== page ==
Sanskrit, also spelled संस्कृतम् (saṃskṛtam), is an ancient language of India commonly seen as the grandmother of the Indo-European language family (even English!). Closely allied with Prakrit and Pali, Sanskrit is more exhaustive in both grammar and terms and has the most extensive collection of literature in the world, greatly surpassing its sister-languages Greek and Latin.
See also (Relevant definitions)
Full-text (+8): Gavyuta, Parogavyuti, Agavyuti, Go-yuti, Gavya, Goyuta, Nirveshana, Svastigavyuti, Dhanus, Gomata, Duregavyuti, Urugavyuti, Sumedha, Gavuta, Kroshayuga, Vitasti, Kishku, Pradesha, Angula, Hasta.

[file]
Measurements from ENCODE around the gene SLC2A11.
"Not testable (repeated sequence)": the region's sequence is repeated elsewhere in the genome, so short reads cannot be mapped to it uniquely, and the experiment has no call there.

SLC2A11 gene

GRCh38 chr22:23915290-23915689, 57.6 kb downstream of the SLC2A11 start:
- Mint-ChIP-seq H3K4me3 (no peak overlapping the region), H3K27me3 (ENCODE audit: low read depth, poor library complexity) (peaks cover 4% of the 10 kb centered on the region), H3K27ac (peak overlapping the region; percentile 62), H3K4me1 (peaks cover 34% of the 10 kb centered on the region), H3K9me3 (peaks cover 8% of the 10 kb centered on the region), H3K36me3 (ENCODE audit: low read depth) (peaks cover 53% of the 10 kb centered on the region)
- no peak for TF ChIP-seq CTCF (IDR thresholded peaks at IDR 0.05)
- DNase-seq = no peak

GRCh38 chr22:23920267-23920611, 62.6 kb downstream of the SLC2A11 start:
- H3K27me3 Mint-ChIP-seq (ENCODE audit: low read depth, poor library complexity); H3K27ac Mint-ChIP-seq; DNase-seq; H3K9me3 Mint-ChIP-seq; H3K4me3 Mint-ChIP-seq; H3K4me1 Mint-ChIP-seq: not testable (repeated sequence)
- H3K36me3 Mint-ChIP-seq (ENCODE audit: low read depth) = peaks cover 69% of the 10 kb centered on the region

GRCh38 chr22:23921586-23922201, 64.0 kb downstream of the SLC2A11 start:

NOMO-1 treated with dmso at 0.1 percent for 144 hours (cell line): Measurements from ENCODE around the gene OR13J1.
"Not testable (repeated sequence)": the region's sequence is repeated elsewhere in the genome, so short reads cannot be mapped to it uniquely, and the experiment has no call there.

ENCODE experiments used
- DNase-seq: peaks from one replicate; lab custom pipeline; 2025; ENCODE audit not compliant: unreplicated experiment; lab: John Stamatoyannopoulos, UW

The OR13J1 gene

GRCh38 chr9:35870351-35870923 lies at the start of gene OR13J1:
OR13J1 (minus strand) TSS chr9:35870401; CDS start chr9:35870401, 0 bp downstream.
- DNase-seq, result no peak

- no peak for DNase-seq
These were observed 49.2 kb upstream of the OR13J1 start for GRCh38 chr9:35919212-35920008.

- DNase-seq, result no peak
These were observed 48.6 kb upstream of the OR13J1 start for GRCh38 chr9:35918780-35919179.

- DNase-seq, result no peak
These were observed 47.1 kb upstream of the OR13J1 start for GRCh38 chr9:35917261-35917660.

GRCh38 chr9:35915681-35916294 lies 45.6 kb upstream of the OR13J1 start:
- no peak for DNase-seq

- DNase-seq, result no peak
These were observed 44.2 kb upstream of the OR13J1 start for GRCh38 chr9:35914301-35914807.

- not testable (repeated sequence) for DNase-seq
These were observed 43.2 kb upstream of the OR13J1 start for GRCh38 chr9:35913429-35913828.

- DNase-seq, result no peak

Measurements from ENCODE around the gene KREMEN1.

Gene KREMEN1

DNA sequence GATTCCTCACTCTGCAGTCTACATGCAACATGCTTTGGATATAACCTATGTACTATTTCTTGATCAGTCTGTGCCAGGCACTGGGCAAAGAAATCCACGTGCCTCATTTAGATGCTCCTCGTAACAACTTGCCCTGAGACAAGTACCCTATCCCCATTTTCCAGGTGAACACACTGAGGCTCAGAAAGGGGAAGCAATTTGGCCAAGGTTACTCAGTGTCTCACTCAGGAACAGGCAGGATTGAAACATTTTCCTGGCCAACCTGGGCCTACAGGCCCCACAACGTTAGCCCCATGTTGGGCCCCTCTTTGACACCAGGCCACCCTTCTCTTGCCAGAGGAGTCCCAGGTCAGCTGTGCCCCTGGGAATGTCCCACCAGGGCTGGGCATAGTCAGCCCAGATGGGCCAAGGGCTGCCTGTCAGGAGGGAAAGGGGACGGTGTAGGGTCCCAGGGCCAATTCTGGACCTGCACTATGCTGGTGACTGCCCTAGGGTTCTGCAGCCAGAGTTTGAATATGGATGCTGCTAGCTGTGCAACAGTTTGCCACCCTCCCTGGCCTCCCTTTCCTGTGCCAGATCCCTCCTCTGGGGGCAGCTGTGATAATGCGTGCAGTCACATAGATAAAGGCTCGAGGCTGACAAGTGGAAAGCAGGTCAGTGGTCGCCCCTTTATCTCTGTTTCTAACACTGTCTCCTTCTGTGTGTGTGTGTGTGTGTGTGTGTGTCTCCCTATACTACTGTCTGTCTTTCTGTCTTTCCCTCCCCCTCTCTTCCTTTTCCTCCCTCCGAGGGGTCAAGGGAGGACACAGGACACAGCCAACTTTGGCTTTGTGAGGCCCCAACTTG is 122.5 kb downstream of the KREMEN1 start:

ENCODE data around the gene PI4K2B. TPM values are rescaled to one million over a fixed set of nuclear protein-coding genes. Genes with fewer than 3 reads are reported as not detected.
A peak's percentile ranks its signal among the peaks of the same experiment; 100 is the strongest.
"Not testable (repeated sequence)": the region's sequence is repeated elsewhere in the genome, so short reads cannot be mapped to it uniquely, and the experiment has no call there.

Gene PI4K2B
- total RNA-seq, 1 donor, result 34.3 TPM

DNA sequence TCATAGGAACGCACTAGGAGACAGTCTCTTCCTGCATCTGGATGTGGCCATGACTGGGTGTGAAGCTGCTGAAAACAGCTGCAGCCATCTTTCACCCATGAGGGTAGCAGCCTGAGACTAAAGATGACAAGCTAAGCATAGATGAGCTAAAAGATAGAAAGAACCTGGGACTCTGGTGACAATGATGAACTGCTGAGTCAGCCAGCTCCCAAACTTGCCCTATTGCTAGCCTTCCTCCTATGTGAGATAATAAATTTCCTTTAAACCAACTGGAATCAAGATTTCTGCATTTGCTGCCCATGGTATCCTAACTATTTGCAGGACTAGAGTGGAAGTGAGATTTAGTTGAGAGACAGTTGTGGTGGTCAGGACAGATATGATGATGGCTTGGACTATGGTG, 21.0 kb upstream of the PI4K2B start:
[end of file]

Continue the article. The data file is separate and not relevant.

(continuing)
Search found 9 books and stories containing Gavyuti, Gavyūti, Gav-yuti, Gav-yūti; (plurals include: Gavyutis, Gavyūtis, yutis, yūtis). You can also click to the full overview containing English textual excerpts. Below are direct links for the most relevant articles:
The Skanda Purana (by G. V. Tagare)
Chapter 288 - Greatness of Bālāditya < [Section 1 - Prabhāsa-kṣetra-māhātmya]
Chapter 363 - Greatness of Ekādaśa-Rudra-Liṅga < [Section 1 - Prabhāsa-kṣetra-māhātmya]
Chapter 289 - Greatness of Liṅgatraya < [Section 1 - Prabhāsa-kṣetra-māhātmya]
Trishashti Shalaka Purusha Caritra (by Helen M. Johnson)
Notes on Atiśaya (supernatural powers) < [Notes]
Part 4: Second incarnation as a twin < [Chapter I]
Part 3: Second incarnation as a twin < [Chapter I - Five previous incarnations]
Rig Veda (translation and commentary) (by H. H. Wilson)
The Vishnu Purana (by Horace Hayman Wilson)
Vinaya Pitaka (1): Bhikkhu-vibhanga (the analysis of Monks’ rules) (by I. B. Horner)
The Nilamata Purana (by Dr. Ved Kumari)